Coimbatore: For the septuagenarian R. Krishnamurthy, an authority on cotton research in the country after six decades of dedication and innovation, the campaign against genetically engineered (Bt) cottonseeds is a motivated one.
"This campaign of toxicity in this cotton is triggered by some pesticide companies as their use in the cotton sector has slumped drastically, thanks to the Bt seeds.
"After all, it is cotton which consumes 50 per cent of the total pesticide used in the country," contends the doyen of cotton breeding.
"Bt cotton is a roaring success not because it is a hybrid or is of high quality, but because it is able to combat diseases," he says.
Punjab has extended the trial of one hybrid for one more year and there has been no complaint against it in Gujarat, Madhya Pradesh, Punjab, Maharashtra and even Andhra Pradesh.
The major problem, according to him, is the entry of "illegal Bt seeds".
"A couple of years ago, the share of illegal seeds was almost 70 per cent. Now it has slumped to 30 per cent," Mr. Krishnamurthy says.
In an interaction with G.Satyamurty, he recounts his association with cotton stalwarts, traces the growth in cotton varieties and hybrids, and shares his thoughts on the current scenario.
A post-graduate in agriculture, he began as Farm Manager, Central Farm, Coimbatore.
After being posted as Research Assistant in Rice Fallow Cotton in 1954, cotton became his life breath for the next 34 years of Government service in various capacities.
Recognising his phenomenal contribution to cotton research, the Attur-based Rasi Seeds made him its Director of Research after superannuation.
He is the father of LRA 5166, which had a national share of 20 per cent in the late 1980s, both in area and production.
It was he who brought out Suvin, the finest extra-long staple cotton.
It is now in high demand in Japan, which is able to spin even up to 200 counts with this.
He has been responsible for the release of 43 cotton hybrids under the banner of Rasi Seeds Besides, 20 Bt cotton hybrids are in advanced stages of testing and six are awaiting approval for commercial release.
During the current year, nine Bt cotton hybrids developed by Mr.Krishnamurthy have been proposed for National Variety Trial in various zones.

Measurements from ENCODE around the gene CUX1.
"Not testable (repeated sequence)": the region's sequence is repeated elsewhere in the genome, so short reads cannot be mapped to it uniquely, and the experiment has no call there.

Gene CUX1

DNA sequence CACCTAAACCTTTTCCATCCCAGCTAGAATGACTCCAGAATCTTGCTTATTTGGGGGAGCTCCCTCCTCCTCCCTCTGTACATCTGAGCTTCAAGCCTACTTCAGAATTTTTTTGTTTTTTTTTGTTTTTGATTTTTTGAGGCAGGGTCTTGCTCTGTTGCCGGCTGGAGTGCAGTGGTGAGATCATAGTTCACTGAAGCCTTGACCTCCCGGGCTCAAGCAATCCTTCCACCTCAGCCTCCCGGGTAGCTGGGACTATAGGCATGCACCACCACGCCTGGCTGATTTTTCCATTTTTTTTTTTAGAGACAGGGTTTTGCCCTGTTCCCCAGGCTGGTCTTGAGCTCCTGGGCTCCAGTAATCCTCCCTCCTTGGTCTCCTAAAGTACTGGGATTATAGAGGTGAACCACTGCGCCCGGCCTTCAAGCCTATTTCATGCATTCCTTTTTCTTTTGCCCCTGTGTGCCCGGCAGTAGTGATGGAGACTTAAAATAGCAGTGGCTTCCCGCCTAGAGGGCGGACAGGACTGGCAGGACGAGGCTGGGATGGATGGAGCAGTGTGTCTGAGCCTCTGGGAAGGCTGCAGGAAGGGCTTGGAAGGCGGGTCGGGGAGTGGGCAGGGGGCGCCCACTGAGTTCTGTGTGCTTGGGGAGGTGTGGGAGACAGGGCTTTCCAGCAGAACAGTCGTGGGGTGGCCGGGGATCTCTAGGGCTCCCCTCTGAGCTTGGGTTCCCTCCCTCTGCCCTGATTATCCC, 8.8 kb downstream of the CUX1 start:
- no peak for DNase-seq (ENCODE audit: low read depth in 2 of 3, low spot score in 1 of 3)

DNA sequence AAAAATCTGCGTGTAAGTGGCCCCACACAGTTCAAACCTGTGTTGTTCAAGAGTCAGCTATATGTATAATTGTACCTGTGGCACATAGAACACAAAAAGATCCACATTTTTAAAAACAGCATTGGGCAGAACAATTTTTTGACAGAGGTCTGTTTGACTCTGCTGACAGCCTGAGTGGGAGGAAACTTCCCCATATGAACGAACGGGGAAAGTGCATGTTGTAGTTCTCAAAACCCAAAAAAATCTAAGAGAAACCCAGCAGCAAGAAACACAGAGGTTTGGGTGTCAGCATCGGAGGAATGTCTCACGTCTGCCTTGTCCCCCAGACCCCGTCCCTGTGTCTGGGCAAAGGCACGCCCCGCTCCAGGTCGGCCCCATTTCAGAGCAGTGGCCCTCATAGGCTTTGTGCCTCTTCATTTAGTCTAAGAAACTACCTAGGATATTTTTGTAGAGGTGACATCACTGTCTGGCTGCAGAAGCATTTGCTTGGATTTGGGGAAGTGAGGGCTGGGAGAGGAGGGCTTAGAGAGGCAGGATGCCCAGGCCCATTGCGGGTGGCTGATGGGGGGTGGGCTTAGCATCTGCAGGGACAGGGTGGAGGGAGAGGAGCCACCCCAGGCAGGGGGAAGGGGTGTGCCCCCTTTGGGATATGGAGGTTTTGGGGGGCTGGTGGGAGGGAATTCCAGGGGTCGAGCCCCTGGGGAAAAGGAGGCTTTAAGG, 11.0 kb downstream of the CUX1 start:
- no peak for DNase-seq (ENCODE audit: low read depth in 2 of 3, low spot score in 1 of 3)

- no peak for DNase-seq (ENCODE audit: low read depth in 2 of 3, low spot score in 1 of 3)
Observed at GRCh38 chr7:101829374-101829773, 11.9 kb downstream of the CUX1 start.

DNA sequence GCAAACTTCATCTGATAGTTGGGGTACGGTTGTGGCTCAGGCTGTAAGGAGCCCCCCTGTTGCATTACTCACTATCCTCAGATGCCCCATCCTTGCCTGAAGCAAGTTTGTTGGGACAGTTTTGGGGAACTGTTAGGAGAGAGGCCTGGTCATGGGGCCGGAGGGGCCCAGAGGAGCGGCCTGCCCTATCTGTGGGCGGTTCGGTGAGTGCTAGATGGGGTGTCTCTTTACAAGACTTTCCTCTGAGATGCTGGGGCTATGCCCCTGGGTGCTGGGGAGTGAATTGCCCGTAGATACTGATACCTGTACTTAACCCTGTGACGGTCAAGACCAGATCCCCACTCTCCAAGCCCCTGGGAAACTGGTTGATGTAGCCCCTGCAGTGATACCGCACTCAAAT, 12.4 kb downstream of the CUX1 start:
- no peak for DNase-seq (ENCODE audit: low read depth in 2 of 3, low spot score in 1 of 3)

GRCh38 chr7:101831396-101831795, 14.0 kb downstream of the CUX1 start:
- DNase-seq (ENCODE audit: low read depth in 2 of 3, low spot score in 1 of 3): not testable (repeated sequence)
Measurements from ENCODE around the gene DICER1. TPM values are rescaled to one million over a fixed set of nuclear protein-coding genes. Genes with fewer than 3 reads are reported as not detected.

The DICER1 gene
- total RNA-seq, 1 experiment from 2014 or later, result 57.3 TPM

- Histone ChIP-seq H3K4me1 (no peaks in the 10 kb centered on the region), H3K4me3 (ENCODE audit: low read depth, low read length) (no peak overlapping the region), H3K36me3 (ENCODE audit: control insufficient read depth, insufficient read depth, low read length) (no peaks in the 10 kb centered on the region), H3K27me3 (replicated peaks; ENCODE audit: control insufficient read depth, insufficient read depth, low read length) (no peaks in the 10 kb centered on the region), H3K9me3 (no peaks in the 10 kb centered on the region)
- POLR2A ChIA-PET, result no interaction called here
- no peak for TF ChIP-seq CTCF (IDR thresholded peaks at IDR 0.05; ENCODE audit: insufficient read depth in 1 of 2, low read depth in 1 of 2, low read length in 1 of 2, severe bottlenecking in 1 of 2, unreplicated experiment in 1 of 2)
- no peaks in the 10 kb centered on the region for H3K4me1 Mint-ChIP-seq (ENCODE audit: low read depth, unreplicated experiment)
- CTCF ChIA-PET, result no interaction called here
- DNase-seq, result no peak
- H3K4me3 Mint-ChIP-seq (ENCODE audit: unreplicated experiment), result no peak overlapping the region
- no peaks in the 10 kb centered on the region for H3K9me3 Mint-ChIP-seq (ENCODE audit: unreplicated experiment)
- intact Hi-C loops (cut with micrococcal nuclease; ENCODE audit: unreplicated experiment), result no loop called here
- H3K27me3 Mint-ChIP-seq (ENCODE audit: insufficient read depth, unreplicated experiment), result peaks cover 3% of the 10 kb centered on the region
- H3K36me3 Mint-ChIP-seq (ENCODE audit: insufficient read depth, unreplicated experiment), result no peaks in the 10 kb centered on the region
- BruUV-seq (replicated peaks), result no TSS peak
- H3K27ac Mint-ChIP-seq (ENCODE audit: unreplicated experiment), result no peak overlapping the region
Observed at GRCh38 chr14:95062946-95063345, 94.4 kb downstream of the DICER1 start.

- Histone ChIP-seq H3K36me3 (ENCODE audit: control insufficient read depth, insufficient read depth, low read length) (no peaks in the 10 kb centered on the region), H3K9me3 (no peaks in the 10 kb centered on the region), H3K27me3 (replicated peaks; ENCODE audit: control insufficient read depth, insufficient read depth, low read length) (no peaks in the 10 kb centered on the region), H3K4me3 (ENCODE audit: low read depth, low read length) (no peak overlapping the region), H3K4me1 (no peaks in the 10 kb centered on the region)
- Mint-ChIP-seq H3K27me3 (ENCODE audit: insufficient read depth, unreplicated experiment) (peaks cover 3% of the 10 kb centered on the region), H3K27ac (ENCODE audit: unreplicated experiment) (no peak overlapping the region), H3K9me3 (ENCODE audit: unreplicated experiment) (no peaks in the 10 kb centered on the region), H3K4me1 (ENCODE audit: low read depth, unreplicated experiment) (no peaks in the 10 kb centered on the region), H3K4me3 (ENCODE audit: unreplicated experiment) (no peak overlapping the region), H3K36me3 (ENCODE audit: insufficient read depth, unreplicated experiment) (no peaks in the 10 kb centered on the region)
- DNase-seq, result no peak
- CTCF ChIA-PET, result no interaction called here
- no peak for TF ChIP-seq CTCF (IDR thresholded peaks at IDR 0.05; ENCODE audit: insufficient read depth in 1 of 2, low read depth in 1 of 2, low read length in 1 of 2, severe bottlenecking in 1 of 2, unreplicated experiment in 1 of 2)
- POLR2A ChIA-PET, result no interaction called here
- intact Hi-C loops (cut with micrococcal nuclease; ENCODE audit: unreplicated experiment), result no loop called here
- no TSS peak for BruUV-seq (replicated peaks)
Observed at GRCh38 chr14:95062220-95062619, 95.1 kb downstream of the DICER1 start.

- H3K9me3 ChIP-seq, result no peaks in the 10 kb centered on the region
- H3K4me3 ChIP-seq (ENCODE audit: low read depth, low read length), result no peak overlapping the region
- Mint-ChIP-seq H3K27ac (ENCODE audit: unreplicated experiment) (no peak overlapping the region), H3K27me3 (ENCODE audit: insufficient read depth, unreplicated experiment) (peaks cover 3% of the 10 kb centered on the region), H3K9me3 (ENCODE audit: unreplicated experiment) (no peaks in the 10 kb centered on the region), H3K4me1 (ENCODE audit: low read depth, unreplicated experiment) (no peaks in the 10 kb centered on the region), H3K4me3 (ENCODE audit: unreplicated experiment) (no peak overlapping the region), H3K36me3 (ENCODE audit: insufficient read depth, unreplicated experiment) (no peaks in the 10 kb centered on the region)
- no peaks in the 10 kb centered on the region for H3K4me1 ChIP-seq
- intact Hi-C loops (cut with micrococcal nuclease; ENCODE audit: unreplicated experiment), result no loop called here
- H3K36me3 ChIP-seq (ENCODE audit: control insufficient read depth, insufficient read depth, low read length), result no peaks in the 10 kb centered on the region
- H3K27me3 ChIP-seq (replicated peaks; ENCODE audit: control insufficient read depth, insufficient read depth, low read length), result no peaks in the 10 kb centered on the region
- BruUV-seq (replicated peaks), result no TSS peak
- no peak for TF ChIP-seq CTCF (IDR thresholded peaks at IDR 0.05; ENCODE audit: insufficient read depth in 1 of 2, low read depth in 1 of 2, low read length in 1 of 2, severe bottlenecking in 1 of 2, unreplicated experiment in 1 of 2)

Winner of several awards, he received the Association of Biotechnology-led Enterprises Award on April 12.
"I would like to call myself a breeder rather than a researcher. This field requires a lot of discipline and you have to work virtually round-the-clock," he says.
He considers Ramanatha Iyer, who was instrumental in research on "desi types", as the doyen of cotton breeders in the early part of the century.
He also recalls his association with the galaxy of cotton researchers like T.V.Rangasamy, S.M.Kalyanaraman and R.Balsubramanian.
In 1960, it was Santhanam, the doyen of cotton, who brought him into the Indian Council of Agricultural Research and gave him "freedom to work" on a number of varieties from Russia.
It was M.S.Swaminathan, "who was my boss in the later stages" who "reposed a lot of faith in me", he adds.
Mr.Krishnamurthy explains how a Cambodian variety entered India and helped develop a number of varieties like CO 1,2,3,4 here resulting in a phenomenal increase in cotton area.
The MCU variety that was developed in 1971-72 was very popular.
Similarly, some French experts working in Central Africa in 1965 brought in three very good varieties that were better than even Russian types.
Thus was born REBA-B-50. Next to be given birth were Supriya and Suman. Suvin was released in 1973.
But it was LRA 5166, developed in 1975-76 through "three way crossing", which was unique and popular across the whole of the peninsula.
" Even when the hybrids were prominent, it was this variety which had a substantial share in the national production," he says.
Both LRA 5166 and LRK 516 were used even in Pakistan as they were resistant to leaf curl virus that broke out there in 1995.
While he is happy with the current research, overemphasis on hybrids by the research stations has resulted in a very few varieties being developed, he says.